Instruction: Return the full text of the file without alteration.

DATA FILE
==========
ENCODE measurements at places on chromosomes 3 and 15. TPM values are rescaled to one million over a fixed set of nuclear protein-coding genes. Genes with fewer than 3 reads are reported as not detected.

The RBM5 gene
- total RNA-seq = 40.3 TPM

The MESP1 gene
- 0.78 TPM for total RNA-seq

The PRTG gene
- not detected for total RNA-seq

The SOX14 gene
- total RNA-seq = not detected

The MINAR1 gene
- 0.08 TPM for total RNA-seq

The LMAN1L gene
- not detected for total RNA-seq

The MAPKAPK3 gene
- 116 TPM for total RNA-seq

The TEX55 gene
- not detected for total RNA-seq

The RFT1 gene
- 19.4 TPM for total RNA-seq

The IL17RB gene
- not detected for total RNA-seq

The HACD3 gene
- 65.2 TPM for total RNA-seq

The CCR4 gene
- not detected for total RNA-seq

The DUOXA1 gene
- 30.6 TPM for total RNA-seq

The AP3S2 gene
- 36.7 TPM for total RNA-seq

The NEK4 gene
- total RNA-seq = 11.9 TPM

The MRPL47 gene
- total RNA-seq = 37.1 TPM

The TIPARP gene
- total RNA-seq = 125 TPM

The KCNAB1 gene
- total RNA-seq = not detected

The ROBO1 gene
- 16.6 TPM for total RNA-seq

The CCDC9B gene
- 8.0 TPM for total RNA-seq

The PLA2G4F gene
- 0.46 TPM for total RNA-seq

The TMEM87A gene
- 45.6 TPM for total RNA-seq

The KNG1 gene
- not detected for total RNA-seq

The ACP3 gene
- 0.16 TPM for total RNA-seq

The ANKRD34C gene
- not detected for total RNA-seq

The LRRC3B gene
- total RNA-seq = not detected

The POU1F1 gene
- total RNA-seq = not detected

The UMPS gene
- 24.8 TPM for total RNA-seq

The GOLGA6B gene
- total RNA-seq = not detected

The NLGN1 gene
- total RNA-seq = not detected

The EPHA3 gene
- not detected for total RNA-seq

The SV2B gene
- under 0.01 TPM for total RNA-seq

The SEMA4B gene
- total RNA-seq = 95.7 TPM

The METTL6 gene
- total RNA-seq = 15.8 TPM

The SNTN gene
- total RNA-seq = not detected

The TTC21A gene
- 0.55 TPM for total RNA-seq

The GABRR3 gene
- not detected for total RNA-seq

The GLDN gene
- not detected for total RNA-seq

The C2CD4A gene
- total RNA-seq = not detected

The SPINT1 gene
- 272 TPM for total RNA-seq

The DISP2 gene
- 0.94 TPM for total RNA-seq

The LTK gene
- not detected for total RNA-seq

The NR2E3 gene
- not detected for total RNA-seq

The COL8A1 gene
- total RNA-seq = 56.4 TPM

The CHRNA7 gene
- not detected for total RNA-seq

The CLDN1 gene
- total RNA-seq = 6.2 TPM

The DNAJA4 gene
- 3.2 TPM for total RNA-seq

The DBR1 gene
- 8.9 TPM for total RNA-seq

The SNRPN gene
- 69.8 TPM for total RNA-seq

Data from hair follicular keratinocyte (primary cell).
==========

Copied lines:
ENCODE measurements at places on chromosomes 3 and 15. TPM values are rescaled to one million over a fixed set of nuclear protein-coding genes. Genes with fewer than 3 reads are reported as not detected.

The RBM5 gene
- total RNA-seq = 40.3 TPM

The MESP1 gene
- 0.78 TPM for total RNA-seq

The PRTG gene
- not detected for total RNA-seq

The SOX14 gene
- total RNA-seq = not detected

The MINAR1 gene
- 0.08 TPM for total RNA-seq

The LMAN1L gene
- not detected for total RNA-seq

The MAPKAPK3 gene
- 116 TPM for total RNA-seq

The TEX55 gene
- not detected for total RNA-seq

The RFT1 gene
- 19.4 TPM for total RNA-seq

The IL17RB gene
- not detected for total RNA-seq

The HACD3 gene
- 65.2 TPM for total RNA-seq

The CCR4 gene
- not detected for total RNA-seq

The DUOXA1 gene
- 30.6 TPM for total RNA-seq

The AP3S2 gene
- 36.7 TPM for total RNA-seq

The NEK4 gene
- total RNA-seq = 11.9 TPM

The MRPL47 gene
- total RNA-seq = 37.1 TPM

The TIPARP gene
- total RNA-seq = 125 TPM

The KCNAB1 gene
- total RNA-seq = not detected

The ROBO1 gene
- 16.6 TPM for total RNA-seq

The CCDC9B gene
- 8.0 TPM for total RNA-seq

The PLA2G4F gene
- 0.46 TPM for total RNA-seq

The TMEM87A gene
- 45.6 TPM for total RNA-seq

The KNG1 gene
- not detected for total RNA-seq

The ACP3 gene
- 0.16 TPM for total RNA-seq

The ANKRD34C gene
- not detected for total RNA-seq

The LRRC3B gene
- total RNA-seq = not detected

The POU1F1 gene
- total RNA-seq = not detected

The UMPS gene
- 24.8 TPM for total RNA-seq

The GOLGA6B gene
- total RNA-seq = not detected

The NLGN1 gene
- total RNA-seq = not detected

The EPHA3 gene
- not detected for total RNA-seq

The SV2B gene
- under 0.01 TPM for total RNA-seq

The SEMA4B gene
- total RNA-seq = 95.7 TPM

The METTL6 gene
- total RNA-seq = 15.8 TPM

The SNTN gene
- total RNA-seq = not detected

The TTC21A gene
- 0.55 TPM for total RNA-seq

The GABRR3 gene
- not detected for total RNA-seq

The GLDN gene
- not detected for total RNA-seq

The C2CD4A gene
- total RNA-seq = not detected

The SPINT1 gene
- 272 TPM for total RNA-seq

The DISP2 gene
- 0.94 TPM for total RNA-seq

The LTK gene
- not detected for total RNA-seq

The NR2E3 gene
- not detected for total RNA-seq

The COL8A1 gene
- total RNA-seq = 56.4 TPM

The CHRNA7 gene
- not detected for total RNA-seq

The CLDN1 gene
- total RNA-seq = 6.2 TPM

The DNAJA4 gene
- 3.2 TPM for total RNA-seq

The DBR1 gene
- 8.9 TPM for total RNA-seq

The SNRPN gene
- 69.8 TPM for total RNA-seq

Data from hair follicular keratinocyte (primary cell).